Once we arrived at Napoli Centrale I helped them with their connection to Sorrento. That interaction was a great reminder just of how hard it can be to travel when all the “Italian travel factors’ are hitting you all at once. Even the simplest things, can become disastrous, making it really hard to get from point A to point B.
Here are 6 steps to get to, and from, Sorrento.
1. Arrive at Napoli Centrale. Once you have arrived at Napoli Centrale located the Circumvesuviana logo. The logo is on most signs and directing traffic to ticket office and track numbers. The circumvesuviana signs points toward the escalator heading under the main platform.
Here is the Circumvesuviana logo.
2. Head toward the Circumvesuviana. The circumvesuviana is located in a separate part of the Napoli Centrale train station. Once you get off the escalator under the main platform, turn left, and head straight down the hall way. The circumvesuviana track and ticket window is located about 100 yards at the end of the hallway, and south of the main train platform.
3. Buy tickets. Once you arrive at the circumvesuviana window, tickets are available for the train to Sorrento and cost 4 euro each way. I recommend purchasing two tickets per person in advance. Tickets are not time sensitive and only become active when you validate them. It’s really nice not to worry about your return ticket while in Sorrento, and it can save time to already have a return ticket purchased when you arrive.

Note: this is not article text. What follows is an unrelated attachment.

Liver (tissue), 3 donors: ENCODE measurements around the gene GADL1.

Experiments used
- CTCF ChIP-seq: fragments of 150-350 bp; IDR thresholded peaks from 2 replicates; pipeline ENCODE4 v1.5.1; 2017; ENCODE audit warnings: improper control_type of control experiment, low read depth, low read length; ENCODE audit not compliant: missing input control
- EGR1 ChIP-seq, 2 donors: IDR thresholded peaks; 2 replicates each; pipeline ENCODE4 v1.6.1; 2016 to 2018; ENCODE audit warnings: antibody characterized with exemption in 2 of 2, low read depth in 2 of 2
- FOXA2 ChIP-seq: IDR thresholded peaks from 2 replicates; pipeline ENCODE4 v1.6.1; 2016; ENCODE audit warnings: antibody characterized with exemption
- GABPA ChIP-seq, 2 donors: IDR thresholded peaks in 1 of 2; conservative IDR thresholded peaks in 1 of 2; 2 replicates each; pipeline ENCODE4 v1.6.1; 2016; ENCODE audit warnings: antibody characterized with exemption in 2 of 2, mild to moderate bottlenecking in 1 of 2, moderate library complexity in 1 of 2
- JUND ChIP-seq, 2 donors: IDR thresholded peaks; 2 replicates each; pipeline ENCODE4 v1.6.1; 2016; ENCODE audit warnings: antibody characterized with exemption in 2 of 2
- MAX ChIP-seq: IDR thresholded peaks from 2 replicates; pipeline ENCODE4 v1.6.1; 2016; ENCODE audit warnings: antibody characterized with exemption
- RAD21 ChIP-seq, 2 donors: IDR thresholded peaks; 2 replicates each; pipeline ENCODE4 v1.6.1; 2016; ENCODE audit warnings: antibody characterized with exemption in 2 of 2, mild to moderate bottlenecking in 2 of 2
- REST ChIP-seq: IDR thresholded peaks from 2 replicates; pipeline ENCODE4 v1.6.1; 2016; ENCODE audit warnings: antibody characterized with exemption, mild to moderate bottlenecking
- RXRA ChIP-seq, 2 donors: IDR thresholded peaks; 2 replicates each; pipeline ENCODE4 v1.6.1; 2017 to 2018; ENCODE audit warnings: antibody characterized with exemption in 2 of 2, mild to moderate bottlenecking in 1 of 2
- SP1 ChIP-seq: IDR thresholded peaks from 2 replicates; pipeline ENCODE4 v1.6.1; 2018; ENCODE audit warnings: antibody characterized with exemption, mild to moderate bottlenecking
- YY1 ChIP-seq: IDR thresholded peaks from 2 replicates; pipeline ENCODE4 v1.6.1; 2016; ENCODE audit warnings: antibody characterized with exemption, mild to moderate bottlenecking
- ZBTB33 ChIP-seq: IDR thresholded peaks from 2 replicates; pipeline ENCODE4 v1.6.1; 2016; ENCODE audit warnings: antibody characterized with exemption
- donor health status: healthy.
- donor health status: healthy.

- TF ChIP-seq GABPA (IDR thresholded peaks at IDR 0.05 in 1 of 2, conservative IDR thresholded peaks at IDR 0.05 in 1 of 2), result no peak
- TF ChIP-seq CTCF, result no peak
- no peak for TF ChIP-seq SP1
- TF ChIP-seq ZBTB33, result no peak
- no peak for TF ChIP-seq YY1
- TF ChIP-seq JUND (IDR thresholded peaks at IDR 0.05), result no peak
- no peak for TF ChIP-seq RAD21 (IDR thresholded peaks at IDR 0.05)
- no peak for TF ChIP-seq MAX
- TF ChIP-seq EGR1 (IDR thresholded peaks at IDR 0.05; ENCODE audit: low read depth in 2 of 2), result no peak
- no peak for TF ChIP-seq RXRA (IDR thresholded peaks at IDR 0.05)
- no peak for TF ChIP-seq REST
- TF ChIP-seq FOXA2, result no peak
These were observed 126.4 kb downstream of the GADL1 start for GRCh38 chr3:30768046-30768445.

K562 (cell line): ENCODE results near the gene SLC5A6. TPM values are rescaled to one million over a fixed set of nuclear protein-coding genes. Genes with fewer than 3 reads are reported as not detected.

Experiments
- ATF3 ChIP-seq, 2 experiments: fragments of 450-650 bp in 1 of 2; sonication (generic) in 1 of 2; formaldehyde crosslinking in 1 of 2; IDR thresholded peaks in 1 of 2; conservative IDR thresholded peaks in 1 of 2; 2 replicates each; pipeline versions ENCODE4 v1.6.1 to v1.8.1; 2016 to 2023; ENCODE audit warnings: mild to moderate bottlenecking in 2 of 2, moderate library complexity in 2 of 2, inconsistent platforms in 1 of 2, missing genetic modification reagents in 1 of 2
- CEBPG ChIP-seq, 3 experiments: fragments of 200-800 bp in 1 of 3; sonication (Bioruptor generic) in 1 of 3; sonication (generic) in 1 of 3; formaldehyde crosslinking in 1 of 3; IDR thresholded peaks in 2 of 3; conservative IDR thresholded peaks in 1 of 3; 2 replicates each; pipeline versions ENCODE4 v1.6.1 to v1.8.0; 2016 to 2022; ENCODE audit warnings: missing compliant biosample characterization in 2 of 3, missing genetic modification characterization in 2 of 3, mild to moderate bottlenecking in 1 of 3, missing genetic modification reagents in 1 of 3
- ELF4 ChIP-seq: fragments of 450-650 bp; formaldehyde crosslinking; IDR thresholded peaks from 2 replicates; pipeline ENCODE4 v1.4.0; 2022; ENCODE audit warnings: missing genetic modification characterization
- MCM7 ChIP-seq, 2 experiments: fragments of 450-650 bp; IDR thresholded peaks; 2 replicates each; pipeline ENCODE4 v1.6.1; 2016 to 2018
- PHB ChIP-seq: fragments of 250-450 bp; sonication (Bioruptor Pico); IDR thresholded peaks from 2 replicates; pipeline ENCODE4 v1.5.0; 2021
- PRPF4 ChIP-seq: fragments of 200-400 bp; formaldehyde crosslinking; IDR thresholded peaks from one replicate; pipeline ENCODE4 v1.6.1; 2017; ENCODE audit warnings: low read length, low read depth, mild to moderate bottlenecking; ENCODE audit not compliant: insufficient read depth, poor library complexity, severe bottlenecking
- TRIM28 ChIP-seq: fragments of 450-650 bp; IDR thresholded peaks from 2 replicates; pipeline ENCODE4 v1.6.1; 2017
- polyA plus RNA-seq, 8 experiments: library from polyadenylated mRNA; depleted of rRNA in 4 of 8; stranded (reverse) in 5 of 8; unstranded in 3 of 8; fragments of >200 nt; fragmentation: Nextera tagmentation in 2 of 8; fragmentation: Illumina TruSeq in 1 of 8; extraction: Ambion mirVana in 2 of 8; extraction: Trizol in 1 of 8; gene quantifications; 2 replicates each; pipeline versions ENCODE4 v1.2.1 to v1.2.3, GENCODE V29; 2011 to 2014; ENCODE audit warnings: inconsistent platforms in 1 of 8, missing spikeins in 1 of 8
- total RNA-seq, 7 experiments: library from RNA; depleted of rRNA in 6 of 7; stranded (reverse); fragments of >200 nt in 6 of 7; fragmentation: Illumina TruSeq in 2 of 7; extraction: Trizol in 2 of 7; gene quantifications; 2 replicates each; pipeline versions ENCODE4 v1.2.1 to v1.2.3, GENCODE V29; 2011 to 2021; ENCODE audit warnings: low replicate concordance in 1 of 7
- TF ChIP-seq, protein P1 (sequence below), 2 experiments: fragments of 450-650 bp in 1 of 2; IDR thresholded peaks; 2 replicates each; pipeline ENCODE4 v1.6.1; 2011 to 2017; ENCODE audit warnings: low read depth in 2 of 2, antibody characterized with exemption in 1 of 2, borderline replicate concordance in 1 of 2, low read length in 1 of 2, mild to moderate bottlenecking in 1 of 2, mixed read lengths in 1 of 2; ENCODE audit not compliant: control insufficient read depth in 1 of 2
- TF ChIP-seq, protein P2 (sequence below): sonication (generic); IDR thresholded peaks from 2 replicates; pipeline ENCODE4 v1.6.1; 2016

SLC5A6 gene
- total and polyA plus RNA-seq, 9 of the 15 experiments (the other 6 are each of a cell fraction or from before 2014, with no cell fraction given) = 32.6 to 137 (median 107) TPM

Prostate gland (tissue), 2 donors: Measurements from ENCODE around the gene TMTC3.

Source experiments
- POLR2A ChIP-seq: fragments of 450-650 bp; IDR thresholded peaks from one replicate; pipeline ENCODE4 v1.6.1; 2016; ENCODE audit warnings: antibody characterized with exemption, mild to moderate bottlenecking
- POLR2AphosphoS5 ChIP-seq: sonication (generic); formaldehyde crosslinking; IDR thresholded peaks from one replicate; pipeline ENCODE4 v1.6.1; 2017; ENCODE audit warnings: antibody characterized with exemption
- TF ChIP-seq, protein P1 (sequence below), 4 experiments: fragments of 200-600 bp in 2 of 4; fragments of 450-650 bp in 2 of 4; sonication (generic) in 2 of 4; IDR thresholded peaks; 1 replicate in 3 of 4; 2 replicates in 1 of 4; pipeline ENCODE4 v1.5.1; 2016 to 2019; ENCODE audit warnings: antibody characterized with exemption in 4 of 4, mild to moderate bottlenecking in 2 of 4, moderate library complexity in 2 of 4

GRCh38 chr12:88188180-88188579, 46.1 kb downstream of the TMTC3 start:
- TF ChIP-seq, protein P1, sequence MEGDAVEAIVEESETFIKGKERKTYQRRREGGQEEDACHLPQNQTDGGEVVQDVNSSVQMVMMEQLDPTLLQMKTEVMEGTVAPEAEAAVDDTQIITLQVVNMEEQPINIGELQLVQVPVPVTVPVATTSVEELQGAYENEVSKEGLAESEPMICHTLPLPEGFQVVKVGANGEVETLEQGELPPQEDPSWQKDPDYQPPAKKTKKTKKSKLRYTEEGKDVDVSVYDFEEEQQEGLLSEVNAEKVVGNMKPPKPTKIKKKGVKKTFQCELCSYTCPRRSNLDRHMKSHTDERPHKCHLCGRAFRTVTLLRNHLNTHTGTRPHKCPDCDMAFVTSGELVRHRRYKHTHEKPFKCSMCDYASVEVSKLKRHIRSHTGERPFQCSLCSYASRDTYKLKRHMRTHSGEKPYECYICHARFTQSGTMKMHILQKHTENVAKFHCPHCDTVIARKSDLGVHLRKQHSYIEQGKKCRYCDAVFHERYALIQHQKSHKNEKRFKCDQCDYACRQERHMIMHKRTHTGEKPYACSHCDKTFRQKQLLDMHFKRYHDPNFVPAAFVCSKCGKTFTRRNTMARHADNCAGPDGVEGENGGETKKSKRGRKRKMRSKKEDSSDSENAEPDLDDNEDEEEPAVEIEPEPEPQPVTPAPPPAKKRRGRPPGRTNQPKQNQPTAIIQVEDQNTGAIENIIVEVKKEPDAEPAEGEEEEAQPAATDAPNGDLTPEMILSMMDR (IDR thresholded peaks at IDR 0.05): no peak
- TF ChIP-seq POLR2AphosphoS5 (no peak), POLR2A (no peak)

4. Find the train to Sorrento. The train that leaves for Sorrento departs from track 3 – in Italian it’s binario 3. Here are two important time management items to remember when on the train, (1) the trip to Sorrento from Napoli Centrale takes about 110 minutes and (2) there are 33 quick stops between Circumvesuviana at Napoli Centrale station and Sorrento.
Please note: There are three different destinations departing from track 3. Make sure the final destination on the train says Sorrento.
Click here to view the train departure schedules.
5. Arrive in Sorrento. Sorrento’s city center several blocks from the station. To get there, you must head down the stairs of the train station, head straight for two blocks, turn left, and continue about 5 blocks to Sorrento’s city center.
6. Go onward. There are buses departing to Positano, Ravello, Vietri, and Amalfi all available right out side the train station. Tickets can be purchased at the coffee bar across the street from the station.
The Amalfi coast, like most sights in Italy, is really busy during the height of tourist season. In the off-season it’s very mellow and easy to move between the cities.
For Italian enthusiasts the Amalfi coast easily makes their top 10 list of places to see. It’s full of southern Italian beauty and a great place to soak up the Mediterranean sun!
I have been asked twice about bring kids to Italy in the last month. Once by a coworker; once by an old friend – who is looking to join me on a trip next year. My first response, off the top of my head, is almost always no. There are always exceptions, and every kid is different. But generally, I don’t recommend it – I’ll get off my soap box now. For those brave few who tackle this daunting task I can lend some insight.
Here are the top 3 things to help your kids have a great time in Italy.
I’m always curious about what other parents recommend when traveling with their kids internationally. Please don’t hesitate to leave your suggestions on traveling with kids.